I had a nice sleep in today and forced myself up to go and do ARPANSA only to discover Richard had already done it. It was a really nice day outside but as usual there were no vehicles available so after a bite of lunch I headed down to the radio shack to see what was happening. All the bands were alive and I spent most of the afternoon working about ninety stations all over the world including Australia, Japan, USA and Europe. After dinner things were jumping at Kulb Katabatic and I ended up having a very late night.

The Emergency diesel generator

Friday, 22 November 2013

Friday 22nd November 2013

We rolled out of  Macey around nine thirty headed for Auster rookery. Once again the track wasn't too bad as we followed yesterdays Hag tracks as the snow was very deep. The sky started out nice and blue but soon the clouds crept in and it got very overcast. It didn't take very long to get there and like yesterday we passed many Weddell seals with young pups along the way laying around the numerous tide cracks.

The rookery had completely changed from last visit again, as they move when the area gets too messy. This time they were in two big groups, the one that we stopped by and another one way out in the distance. I walked about three hundred meter from the quads and moved in close and just lied down. In no time I was surrounded by about twenty curious Adult Emperor penguins.

The chicks were enormous and their wings were now as long as their entire body looking out of proportion. It was about minus three degrees and most of the chicks looked dead or dying laying on their backs or stomachs contorted with wings in the air, but they were just hot and trying to cool off. Their down must be so efficient keeping them warm and I was pretty hot myself.

It was great to just lay there and watch all the action. Their mannerism and antics are really amusing. The adults were hot too and all the birds were eating snow and trying to stay cool. After a while an inquisitive chick walked out of the crèche and came right up to me. It stayed with me the whole time and the adults had to keep it from touching me. It was great to watch it rolling in the snow and eating snow to stay cool. Maybe it recognized me?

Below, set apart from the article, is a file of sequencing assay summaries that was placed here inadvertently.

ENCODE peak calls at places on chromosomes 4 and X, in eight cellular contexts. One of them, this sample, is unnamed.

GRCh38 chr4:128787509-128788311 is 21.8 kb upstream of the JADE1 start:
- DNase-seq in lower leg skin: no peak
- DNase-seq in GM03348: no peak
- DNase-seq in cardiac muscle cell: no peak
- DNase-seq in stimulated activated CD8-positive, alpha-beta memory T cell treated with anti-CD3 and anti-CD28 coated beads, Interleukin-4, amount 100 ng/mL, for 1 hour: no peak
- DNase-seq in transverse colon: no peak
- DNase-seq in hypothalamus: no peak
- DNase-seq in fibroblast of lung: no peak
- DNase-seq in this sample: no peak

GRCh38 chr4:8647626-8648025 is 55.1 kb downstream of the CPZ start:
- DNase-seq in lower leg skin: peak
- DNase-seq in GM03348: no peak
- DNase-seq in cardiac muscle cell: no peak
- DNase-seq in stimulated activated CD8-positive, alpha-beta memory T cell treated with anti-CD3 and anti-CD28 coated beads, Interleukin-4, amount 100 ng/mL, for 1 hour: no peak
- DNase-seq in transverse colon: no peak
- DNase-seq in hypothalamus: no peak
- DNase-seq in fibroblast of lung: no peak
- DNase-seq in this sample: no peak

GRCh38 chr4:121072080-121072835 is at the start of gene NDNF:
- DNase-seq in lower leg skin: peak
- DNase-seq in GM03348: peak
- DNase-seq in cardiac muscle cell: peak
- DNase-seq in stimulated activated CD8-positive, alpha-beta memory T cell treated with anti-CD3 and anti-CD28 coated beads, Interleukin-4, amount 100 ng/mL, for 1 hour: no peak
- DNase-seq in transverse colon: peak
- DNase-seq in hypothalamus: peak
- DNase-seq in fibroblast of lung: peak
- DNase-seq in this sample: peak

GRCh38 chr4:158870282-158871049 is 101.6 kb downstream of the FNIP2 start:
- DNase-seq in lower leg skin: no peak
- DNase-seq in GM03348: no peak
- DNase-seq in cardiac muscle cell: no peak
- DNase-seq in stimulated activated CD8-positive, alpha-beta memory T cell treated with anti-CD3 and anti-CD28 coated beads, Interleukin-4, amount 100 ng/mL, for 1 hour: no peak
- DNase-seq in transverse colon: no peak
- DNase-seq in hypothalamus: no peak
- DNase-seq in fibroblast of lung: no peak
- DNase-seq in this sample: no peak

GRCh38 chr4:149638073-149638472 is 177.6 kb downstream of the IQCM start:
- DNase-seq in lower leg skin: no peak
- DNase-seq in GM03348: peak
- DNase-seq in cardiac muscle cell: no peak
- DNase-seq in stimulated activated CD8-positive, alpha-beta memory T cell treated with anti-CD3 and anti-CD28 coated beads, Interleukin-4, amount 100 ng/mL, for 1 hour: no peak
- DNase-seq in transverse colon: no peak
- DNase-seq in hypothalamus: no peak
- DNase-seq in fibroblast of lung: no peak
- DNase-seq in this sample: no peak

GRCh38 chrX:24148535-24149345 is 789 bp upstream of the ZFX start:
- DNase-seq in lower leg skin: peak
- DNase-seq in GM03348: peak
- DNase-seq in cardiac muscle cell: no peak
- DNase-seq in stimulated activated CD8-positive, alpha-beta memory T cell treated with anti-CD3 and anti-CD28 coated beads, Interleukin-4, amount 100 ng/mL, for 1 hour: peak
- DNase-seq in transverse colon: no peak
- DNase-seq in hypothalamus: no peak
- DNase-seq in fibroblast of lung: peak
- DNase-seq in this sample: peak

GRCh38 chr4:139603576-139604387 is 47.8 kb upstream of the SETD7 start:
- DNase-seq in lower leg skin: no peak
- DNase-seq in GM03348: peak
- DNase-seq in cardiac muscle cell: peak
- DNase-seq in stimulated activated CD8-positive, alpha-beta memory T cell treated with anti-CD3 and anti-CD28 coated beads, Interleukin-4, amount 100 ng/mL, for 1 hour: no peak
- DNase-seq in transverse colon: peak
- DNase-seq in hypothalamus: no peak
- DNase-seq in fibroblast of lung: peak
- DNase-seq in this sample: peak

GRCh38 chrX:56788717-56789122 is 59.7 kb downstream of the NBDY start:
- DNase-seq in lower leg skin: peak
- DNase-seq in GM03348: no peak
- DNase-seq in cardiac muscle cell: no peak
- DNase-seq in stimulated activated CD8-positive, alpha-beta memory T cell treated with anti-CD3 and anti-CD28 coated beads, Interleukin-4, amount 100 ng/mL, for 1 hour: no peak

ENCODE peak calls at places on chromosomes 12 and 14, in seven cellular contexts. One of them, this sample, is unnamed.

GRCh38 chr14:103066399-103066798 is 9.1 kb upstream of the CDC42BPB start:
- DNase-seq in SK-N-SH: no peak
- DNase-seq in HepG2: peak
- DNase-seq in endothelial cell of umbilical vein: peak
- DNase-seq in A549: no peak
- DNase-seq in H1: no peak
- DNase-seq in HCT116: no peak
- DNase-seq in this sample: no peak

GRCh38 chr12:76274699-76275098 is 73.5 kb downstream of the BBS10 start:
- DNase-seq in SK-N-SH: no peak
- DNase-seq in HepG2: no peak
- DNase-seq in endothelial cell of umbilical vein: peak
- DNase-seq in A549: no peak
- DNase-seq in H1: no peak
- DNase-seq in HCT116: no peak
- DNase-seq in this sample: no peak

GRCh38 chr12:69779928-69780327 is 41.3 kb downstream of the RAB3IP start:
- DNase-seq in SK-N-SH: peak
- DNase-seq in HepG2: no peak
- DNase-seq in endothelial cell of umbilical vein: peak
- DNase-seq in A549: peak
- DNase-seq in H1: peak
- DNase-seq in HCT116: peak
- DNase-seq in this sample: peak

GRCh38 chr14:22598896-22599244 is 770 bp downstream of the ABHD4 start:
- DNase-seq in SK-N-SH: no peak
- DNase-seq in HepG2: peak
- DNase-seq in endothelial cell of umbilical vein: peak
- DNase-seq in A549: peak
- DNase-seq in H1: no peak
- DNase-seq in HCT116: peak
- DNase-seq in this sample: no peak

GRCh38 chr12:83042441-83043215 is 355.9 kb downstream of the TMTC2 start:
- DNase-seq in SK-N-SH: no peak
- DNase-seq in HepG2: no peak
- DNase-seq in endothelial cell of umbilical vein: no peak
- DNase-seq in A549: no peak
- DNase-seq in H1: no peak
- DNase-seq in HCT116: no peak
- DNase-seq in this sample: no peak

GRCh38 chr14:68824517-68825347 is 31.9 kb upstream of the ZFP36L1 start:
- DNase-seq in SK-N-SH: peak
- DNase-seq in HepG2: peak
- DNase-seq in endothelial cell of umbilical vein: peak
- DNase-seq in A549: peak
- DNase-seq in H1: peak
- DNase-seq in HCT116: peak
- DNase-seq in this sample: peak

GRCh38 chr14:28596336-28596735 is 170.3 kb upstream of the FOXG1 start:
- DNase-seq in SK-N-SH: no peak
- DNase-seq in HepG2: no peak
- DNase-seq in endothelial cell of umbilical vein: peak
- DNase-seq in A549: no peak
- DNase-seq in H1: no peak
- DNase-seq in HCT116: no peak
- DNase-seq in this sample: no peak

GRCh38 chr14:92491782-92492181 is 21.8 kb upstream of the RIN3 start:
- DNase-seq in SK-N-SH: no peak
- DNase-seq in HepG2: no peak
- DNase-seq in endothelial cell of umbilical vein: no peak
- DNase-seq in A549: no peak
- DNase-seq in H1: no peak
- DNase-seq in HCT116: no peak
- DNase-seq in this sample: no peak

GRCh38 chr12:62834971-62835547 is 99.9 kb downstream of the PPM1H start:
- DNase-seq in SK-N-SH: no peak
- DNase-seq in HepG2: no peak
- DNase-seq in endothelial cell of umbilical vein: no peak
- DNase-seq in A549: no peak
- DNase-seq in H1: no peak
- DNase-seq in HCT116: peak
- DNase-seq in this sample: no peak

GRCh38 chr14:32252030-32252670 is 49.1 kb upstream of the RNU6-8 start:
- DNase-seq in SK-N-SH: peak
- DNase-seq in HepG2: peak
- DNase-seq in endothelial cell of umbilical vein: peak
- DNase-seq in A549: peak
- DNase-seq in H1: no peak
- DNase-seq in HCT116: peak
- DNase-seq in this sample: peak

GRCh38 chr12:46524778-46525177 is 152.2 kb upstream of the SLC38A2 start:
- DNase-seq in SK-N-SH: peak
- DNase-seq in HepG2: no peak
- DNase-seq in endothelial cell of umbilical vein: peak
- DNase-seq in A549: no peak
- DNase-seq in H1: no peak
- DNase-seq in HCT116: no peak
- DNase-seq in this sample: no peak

After spending a few magic hours with the Emperor's for probably the last time, I walked up to where their tide crack used to be. I had closed up but there was another one open nearby that had a heap of seals around it with their hungry crying pups. They make a sound like a human baby trying to get a feed all the time. A couple of seals came in and out of the water while many Emperor's looked on.

Finally it was time to move on, so I headed back to the quads where the other guys were waiting with a group of Emperor's surrounding the bikes. We headed further east through the bergs to an interesting berg Darron wanted to get to for a close look. We had to negotiate deep snow and the other three blokes kept getting bogged requiring digging and pushing to get them out. After a while I got sick of this and rode ahead to blase a trail all the way to the berg and all the others just followed. Darron was the trip leader and I was responsible for riding in the rear to look after the two summerers. Anyway we got there quickly and it was a very interesting berg. It had a lot of moraine on top that was eroding it fast causing a huge pillar to be formed. It was quite interesting and we stayed a while to explore and take photos before heading off back to the coast.